You should also have excellent mobility and flexibility. Being able to flex and move your legs and hips improves the extension in your hips and knees, giving you a longer stride and faster speed.
Perfect the Leg Drive to Improve Your 60-Yard Dash time
No matter how strong you are, your legs have to move right to get the best time. You need to hit the ground with the ball of your feet to accelerate your body forward as fast as possible.
Try this drill to improve your speed:
- Put your hands on the wall and lean forward. Make sure you keep your ears and ankles aligned.
- Pushing up on your toes, bring one knee up to a 90-degree angle.
- Run in place, pretending to push the wall over.
- Continue to lean forward and keep your posture as you get faster for about 10 seconds.
Practice Arm Swings to Improve Speed
Correctly swinging your arms has a lot to do with your 60-yard dash speed. You should focus on keeping your elbows locked at a 90-degree angle while keeping them tucked in close to your body.
Your hands should go all the way from your hip up to your face. Also, you have to move your arms from your shoulder joint forward and backward.
One of the best ways to practice this is with this drill:
- Sit up straight with your legs straight in front of you.
- Lock your elbows at 90 degrees and start with one arm back and the other forward.
- Move your arms back and forth slowly like you are running.
- Continue to speed up your movements until you are at your top speed and keep going for ten more seconds.
Have Warm-Up Routine Before Running the 60-Yard Dash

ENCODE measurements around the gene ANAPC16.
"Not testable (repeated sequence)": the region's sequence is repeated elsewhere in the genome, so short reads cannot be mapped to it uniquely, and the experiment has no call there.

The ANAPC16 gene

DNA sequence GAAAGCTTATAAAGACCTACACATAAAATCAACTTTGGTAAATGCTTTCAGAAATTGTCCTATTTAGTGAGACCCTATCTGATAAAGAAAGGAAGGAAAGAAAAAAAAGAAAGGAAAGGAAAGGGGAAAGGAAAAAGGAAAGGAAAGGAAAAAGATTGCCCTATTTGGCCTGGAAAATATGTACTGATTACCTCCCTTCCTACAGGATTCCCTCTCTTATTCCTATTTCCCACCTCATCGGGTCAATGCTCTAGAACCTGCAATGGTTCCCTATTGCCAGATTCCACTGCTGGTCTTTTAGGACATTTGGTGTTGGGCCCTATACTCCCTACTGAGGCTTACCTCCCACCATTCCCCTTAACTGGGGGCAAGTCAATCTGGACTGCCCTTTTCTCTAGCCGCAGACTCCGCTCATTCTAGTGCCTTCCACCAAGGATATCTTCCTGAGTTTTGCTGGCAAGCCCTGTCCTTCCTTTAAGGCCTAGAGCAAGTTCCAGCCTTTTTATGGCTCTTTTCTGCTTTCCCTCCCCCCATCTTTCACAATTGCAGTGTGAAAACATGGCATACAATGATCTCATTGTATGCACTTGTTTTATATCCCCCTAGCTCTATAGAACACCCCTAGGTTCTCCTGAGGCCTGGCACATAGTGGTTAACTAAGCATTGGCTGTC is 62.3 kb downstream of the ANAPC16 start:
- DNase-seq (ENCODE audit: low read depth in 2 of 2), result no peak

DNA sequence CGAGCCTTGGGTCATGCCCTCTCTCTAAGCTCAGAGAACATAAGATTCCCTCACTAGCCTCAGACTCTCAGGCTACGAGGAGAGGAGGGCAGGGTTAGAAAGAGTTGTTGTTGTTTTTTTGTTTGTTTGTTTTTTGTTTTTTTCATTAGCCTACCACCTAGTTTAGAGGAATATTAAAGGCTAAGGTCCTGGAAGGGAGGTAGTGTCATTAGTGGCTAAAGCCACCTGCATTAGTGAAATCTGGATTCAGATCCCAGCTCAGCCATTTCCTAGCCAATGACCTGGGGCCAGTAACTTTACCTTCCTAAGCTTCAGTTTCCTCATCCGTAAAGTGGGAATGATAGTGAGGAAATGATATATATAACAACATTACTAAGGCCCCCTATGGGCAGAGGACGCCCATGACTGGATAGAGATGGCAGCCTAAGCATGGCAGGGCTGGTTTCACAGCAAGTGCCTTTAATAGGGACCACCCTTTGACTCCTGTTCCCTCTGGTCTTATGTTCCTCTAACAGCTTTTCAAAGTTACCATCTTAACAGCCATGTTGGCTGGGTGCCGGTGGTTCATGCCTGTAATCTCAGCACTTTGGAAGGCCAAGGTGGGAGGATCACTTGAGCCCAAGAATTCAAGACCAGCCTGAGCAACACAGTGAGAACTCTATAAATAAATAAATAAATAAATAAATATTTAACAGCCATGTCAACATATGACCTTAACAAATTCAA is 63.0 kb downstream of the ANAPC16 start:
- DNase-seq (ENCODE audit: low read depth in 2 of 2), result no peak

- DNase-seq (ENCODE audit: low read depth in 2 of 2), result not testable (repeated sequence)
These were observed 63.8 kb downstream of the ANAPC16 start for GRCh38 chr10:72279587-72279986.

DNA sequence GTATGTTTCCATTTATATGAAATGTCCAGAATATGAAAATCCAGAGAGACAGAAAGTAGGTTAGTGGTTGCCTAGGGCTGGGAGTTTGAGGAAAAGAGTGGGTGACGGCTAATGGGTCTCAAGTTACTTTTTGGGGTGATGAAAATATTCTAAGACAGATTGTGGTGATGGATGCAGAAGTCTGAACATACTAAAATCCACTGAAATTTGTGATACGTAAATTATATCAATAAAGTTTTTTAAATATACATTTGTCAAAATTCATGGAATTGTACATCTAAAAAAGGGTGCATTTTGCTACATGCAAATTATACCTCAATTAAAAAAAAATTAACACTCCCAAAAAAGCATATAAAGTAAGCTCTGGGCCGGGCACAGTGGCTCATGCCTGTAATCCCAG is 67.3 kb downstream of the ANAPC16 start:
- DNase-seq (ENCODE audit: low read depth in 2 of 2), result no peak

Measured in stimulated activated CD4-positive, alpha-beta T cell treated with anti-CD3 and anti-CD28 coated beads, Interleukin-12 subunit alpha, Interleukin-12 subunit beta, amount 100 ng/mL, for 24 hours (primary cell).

Whether you are running the bases or pitching a game, everyone has to warm up first.
Here are some of the top warm-up routines for the pros:
- 25 to 30 jumping jacks
- 15 iron cross lifts
- 10 cossack squats per leg
- 10 forward to reverse lunges per leg
- 15 to 20 hip thrusts
- 20 to 30 yards of A skips
- 20 to 30 yards of B skips
- 3 laps on the track
Try Some of the Speed and Agility Tools Used by the Pros
The pros have their own special tools in their warm-up routines that they like to share. It does not matter whether you are a track and field runner or a baseball player. Each player has a unique thing they do.
Some of the most common include:
- An agility ladder
- Training cones
- Resistance parachutes
- Resistance bands
- Medicine balls
- A jump rope
The Controversy Over the 60-yard Dash
There is a bit of controversy about the 60-yard dash being integral to scouting a professional baseball player.
It centers around the fact that the distance between home plate and first base is only 30 yards. Gerry DeFilippo, a strength coach for the United States Premier Hockey League (USPHL), asserts that the 30-yard distance is the only real sprint time on which they should focus.
Since 60 yards is equal to running two bases, the 60-yard dash speed may be relevant for that purpose. But because running two bases is never in a straight line, the 60-yard dash is not accurate for this either.
As far as stealing bases, this is not a 60-yard dash either. When stealing a base, the player is typically already about 10 feet off of the bag. And then they use about 10 feet of sliding space to slide into the next base, right? So that only leaves 20 yards of sprinting.
How does the 60-yard dash play into this? Those who are contesting this suggest that a 20-yard dash speed-test would make more sense.
A Final Note
Whether the 60-yard dash is accurate for baseball scouting or not, it is still used as one of the essential qualities that scouts look for. So, you must get your speed below seven seconds if you want to make it to the big leagues.